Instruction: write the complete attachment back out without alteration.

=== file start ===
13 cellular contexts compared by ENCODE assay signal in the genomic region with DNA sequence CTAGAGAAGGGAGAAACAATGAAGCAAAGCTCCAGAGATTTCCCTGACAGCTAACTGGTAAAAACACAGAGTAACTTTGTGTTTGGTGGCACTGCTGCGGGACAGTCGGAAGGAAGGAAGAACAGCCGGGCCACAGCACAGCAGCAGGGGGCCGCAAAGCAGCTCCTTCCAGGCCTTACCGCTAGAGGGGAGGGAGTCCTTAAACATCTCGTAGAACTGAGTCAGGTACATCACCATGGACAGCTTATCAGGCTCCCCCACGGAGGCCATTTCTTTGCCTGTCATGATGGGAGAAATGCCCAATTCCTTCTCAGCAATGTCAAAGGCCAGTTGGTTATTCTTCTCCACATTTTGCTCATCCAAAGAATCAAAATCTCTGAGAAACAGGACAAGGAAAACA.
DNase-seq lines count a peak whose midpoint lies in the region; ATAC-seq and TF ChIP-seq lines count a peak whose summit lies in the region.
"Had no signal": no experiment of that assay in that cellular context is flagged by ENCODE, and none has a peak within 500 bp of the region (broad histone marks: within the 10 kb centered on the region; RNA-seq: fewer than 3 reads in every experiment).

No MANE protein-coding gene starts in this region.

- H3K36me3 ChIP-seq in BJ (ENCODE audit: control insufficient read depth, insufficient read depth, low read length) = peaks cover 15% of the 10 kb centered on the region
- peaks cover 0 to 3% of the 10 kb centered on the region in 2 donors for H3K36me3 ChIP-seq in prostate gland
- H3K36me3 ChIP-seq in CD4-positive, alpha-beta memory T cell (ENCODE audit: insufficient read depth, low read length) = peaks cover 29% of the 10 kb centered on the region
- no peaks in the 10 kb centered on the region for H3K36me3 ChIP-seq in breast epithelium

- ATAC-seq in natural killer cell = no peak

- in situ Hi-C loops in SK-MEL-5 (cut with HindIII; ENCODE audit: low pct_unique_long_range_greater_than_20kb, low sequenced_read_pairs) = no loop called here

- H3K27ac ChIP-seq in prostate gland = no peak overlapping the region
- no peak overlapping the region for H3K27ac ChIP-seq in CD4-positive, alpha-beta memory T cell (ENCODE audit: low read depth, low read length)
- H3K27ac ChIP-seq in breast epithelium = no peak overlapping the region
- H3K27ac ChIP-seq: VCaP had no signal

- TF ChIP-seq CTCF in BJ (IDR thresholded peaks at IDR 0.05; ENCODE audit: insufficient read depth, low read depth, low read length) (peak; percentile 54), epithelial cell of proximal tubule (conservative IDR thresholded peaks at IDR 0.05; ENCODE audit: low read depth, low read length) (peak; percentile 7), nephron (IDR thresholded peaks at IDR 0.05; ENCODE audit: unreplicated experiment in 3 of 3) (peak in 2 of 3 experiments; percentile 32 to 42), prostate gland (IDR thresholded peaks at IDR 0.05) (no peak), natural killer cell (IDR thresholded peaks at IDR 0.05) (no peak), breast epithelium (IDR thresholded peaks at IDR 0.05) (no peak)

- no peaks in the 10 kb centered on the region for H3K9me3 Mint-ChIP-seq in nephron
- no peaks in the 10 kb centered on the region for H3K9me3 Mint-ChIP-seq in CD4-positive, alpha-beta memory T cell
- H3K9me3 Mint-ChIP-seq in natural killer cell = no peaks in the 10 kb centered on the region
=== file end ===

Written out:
13 cellular contexts compared by ENCODE assay signal in the genomic region with DNA sequence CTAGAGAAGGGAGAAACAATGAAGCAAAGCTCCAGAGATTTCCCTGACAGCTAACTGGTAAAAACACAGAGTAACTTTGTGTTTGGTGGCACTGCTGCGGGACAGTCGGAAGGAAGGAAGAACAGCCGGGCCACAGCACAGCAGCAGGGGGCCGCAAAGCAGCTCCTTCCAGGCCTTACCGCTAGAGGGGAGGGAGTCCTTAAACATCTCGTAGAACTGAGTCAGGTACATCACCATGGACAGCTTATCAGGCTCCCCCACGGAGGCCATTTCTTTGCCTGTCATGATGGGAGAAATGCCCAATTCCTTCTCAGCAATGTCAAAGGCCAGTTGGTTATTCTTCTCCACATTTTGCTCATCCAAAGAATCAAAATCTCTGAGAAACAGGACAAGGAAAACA.
DNase-seq lines count a peak whose midpoint lies in the region; ATAC-seq and TF ChIP-seq lines count a peak whose summit lies in the region.
"Had no signal": no experiment of that assay in that cellular context is flagged by ENCODE, and none has a peak within 500 bp of the region (broad histone marks: within the 10 kb centered on the region; RNA-seq: fewer than 3 reads in every experiment).

No MANE protein-coding gene starts in this region.

- H3K36me3 ChIP-seq in BJ (ENCODE audit: control insufficient read depth, insufficient read depth, low read length) = peaks cover 15% of the 10 kb centered on the region
- peaks cover 0 to 3% of the 10 kb centered on the region in 2 donors for H3K36me3 ChIP-seq in prostate gland
- H3K36me3 ChIP-seq in CD4-positive, alpha-beta memory T cell (ENCODE audit: insufficient read depth, low read length) = peaks cover 29% of the 10 kb centered on the region
- no peaks in the 10 kb centered on the region for H3K36me3 ChIP-seq in breast epithelium

- ATAC-seq in natural killer cell = no peak

- in situ Hi-C loops in SK-MEL-5 (cut with HindIII; ENCODE audit: low pct_unique_long_range_greater_than_20kb, low sequenced_read_pairs) = no loop called here

- H3K27ac ChIP-seq in prostate gland = no peak overlapping the region
- no peak overlapping the region for H3K27ac ChIP-seq in CD4-positive, alpha-beta memory T cell (ENCODE audit: low read depth, low read length)
- H3K27ac ChIP-seq in breast epithelium = no peak overlapping the region
- H3K27ac ChIP-seq: VCaP had no signal

- TF ChIP-seq CTCF in BJ (IDR thresholded peaks at IDR 0.05; ENCODE audit: insufficient read depth, low read depth, low read length) (peak; percentile 54), epithelial cell of proximal tubule (conservative IDR thresholded peaks at IDR 0.05; ENCODE audit: low read depth, low read length) (peak; percentile 7), nephron (IDR thresholded peaks at IDR 0.05; ENCODE audit: unreplicated experiment in 3 of 3) (peak in 2 of 3 experiments; percentile 32 to 42), prostate gland (IDR thresholded peaks at IDR 0.05) (no peak), natural killer cell (IDR thresholded peaks at IDR 0.05) (no peak), breast epithelium (IDR thresholded peaks at IDR 0.05) (no peak)

- no peaks in the 10 kb centered on the region for H3K9me3 Mint-ChIP-seq in nephron
- no peaks in the 10 kb centered on the region for H3K9me3 Mint-ChIP-seq in CD4-positive, alpha-beta memory T cell
- H3K9me3 Mint-ChIP-seq in natural killer cell = no peaks in the 10 kb centered on the region